Software is eating the world and one of most disruptive technologies right around the corner is the self-driving car. Autonomous vehicles are now legal in three US states (Nevada, Florida and California) and will begin to change the way we commute and ship goods in the near future.
In a 2011 talk at European Zeitgeist, the head of Google’s self-driving car project, Chris Urmson, outlined the incredible combination of technologies and redundancies that power the vehicle’s decision-making.
The technology itself is amazing, but the social implications are even more incredible. The Globe & Mail’s Navneet Alang described the potential economic and cultural earthquake about to be set off:
“As easy as it is to conceive of a future much like the present, only with highways full of autonomous cars, the reality is quite different. If cars can drive themselves, the place of the automobile in our culture will start to change radically – and how it does so will have enormous ramifications for cities, for commuters and for our lives.”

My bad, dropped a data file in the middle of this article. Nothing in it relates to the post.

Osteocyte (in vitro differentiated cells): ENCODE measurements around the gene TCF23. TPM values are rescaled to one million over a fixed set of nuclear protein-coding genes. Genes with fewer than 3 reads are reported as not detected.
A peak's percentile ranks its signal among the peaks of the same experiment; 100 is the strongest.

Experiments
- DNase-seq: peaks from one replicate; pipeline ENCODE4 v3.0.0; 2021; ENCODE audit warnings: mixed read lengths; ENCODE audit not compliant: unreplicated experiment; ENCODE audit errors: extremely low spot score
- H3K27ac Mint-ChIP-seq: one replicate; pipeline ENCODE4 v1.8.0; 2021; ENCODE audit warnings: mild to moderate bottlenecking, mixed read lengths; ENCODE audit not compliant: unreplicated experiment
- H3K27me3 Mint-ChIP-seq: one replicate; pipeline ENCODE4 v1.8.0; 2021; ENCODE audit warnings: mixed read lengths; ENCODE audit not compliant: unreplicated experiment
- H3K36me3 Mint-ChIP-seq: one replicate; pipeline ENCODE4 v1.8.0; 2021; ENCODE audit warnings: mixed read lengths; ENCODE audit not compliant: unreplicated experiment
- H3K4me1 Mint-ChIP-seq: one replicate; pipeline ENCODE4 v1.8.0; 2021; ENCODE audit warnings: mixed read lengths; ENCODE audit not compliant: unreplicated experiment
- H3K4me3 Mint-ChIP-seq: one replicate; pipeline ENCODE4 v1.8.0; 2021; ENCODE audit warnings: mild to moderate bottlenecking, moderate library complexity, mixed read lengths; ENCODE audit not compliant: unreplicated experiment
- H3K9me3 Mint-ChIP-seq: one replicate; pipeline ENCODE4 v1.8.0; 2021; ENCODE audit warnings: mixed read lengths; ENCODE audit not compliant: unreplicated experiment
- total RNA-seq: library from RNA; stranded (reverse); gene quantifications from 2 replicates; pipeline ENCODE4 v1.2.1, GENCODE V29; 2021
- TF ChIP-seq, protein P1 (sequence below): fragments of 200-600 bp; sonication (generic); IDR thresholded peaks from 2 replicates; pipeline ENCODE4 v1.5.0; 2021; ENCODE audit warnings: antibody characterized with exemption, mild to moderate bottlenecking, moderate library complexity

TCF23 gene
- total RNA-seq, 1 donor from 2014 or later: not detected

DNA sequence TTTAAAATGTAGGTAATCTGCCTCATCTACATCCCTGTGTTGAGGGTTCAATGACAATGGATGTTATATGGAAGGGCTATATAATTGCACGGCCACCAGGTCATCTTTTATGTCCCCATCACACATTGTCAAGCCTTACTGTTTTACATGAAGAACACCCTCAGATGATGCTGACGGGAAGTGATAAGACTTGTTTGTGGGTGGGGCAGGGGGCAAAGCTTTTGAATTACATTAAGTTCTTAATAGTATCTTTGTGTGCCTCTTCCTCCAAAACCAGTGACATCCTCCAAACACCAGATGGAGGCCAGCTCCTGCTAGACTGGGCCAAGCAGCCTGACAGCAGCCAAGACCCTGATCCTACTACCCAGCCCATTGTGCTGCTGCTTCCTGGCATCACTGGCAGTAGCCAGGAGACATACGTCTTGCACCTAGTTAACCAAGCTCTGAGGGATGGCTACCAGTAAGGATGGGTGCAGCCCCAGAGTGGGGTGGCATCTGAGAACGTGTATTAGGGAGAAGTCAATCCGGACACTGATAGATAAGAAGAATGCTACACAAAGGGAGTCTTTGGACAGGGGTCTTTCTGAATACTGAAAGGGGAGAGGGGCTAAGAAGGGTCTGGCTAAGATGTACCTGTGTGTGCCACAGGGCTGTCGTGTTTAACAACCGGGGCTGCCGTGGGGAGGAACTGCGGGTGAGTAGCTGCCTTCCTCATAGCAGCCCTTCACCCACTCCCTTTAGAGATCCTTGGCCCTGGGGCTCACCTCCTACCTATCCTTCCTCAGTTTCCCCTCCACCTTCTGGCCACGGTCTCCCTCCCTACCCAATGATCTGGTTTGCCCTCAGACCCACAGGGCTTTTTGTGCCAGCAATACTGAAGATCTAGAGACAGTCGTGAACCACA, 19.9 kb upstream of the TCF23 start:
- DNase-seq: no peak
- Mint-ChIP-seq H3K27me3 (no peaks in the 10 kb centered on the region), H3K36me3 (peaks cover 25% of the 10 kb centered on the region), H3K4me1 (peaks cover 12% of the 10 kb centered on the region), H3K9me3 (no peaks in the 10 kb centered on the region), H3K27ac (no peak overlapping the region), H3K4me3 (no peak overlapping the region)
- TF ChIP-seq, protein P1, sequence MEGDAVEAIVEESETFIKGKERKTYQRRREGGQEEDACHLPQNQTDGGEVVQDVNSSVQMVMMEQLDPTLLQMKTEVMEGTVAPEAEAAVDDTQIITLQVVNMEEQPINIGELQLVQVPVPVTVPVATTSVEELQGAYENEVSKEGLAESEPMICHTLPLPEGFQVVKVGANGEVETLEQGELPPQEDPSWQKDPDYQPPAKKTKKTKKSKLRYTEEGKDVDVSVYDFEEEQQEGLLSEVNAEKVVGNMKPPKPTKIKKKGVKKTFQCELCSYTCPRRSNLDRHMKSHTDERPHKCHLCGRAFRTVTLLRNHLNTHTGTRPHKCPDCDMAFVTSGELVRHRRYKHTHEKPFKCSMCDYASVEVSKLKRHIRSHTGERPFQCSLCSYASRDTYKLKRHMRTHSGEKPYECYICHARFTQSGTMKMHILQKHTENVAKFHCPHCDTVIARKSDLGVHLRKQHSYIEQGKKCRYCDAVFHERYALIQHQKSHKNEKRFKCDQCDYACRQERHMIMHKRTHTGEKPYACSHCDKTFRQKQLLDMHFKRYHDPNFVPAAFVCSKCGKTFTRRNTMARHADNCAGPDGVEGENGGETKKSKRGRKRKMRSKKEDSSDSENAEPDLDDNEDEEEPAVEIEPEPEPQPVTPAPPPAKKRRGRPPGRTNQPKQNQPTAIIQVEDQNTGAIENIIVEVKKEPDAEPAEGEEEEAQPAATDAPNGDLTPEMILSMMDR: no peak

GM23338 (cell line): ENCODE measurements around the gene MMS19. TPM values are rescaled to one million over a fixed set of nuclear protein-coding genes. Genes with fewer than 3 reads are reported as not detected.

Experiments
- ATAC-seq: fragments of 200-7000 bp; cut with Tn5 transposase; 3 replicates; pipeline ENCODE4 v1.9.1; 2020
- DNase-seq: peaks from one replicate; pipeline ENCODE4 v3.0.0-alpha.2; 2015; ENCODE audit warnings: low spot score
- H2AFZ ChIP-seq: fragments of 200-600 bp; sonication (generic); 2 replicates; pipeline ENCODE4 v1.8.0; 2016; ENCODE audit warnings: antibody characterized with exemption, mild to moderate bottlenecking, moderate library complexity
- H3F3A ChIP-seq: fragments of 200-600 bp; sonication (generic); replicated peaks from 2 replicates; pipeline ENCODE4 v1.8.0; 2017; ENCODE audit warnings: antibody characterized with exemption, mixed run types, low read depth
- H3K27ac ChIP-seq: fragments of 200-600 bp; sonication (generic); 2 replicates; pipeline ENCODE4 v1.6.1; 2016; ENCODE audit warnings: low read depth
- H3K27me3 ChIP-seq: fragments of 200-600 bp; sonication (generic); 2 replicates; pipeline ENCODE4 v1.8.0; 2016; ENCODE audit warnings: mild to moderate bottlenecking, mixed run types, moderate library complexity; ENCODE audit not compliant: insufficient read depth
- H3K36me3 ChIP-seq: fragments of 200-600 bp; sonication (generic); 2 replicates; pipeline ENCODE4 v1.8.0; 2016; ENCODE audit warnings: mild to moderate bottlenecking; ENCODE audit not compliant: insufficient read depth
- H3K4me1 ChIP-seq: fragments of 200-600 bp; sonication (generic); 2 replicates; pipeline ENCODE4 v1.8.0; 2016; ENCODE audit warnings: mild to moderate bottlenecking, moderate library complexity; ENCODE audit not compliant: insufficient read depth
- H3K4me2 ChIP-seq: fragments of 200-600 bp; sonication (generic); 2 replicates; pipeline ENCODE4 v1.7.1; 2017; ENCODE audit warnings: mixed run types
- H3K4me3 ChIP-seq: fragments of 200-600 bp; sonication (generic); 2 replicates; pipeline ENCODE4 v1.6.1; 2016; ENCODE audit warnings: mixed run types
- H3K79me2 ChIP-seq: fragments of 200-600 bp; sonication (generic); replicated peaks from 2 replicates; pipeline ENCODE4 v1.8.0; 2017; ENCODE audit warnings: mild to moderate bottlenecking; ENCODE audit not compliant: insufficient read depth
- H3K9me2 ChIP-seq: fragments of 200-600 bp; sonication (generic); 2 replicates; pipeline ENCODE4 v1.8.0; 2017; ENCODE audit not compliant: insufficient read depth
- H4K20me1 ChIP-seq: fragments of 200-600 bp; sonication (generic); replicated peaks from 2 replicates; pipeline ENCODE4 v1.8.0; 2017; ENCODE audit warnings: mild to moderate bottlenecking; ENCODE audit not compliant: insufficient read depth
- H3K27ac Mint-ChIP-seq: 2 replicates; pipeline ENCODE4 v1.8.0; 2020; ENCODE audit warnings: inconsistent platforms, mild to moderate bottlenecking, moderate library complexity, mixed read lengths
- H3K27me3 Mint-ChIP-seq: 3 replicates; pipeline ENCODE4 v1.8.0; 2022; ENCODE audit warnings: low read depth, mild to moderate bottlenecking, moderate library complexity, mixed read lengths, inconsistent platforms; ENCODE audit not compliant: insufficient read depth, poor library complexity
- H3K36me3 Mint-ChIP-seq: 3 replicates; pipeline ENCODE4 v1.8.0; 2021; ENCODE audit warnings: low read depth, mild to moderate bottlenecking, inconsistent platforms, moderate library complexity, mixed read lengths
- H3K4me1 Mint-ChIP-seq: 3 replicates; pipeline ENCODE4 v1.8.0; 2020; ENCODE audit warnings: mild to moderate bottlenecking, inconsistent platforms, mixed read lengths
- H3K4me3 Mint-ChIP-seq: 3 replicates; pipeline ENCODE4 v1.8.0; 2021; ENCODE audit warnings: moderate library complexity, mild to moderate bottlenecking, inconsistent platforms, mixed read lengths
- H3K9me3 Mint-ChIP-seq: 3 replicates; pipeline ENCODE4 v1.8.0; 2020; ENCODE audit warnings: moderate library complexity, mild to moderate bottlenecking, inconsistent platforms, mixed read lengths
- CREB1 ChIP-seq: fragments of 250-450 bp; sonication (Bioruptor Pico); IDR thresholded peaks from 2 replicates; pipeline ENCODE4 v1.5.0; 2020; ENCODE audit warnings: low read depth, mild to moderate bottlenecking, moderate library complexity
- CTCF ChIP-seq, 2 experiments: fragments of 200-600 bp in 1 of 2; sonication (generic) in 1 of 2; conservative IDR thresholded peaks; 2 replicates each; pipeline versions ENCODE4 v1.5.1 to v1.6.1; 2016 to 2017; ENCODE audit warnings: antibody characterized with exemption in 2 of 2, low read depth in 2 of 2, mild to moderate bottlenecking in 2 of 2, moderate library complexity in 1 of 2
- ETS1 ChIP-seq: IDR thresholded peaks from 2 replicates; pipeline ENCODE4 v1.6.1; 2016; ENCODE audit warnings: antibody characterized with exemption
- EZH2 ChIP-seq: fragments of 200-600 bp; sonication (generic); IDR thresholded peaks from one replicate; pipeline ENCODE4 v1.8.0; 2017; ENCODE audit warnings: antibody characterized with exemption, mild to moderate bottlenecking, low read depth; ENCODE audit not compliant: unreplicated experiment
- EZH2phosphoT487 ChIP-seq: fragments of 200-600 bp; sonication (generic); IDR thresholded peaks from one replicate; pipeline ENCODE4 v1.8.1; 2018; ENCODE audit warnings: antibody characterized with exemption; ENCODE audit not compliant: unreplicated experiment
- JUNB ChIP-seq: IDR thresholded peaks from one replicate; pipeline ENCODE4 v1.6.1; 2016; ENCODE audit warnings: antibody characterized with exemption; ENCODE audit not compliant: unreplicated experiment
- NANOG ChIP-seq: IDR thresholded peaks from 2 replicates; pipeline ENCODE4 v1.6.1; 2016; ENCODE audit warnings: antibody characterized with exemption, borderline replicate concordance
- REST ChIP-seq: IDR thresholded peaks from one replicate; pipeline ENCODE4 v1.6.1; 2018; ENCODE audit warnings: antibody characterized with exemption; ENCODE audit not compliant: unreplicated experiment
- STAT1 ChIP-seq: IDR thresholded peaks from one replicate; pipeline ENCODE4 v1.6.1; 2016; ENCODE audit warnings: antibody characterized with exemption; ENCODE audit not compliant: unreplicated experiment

While Google is perhaps the best-known pioneer in developing autonomous cars, manufacturers including Tesla have been working on their own versions. If you’re interested in learning more about the technology under the hood of Google's driverless car, Udacity offers a free course on Artificial Intelligence for Robotics taught by the leader of Google and Stanford’s autonomous driving teams.
What do you think of autonomous vehicles? Are you afraid of giving up control to a machine on a highway or excited about the new potential to relax during your morning commute?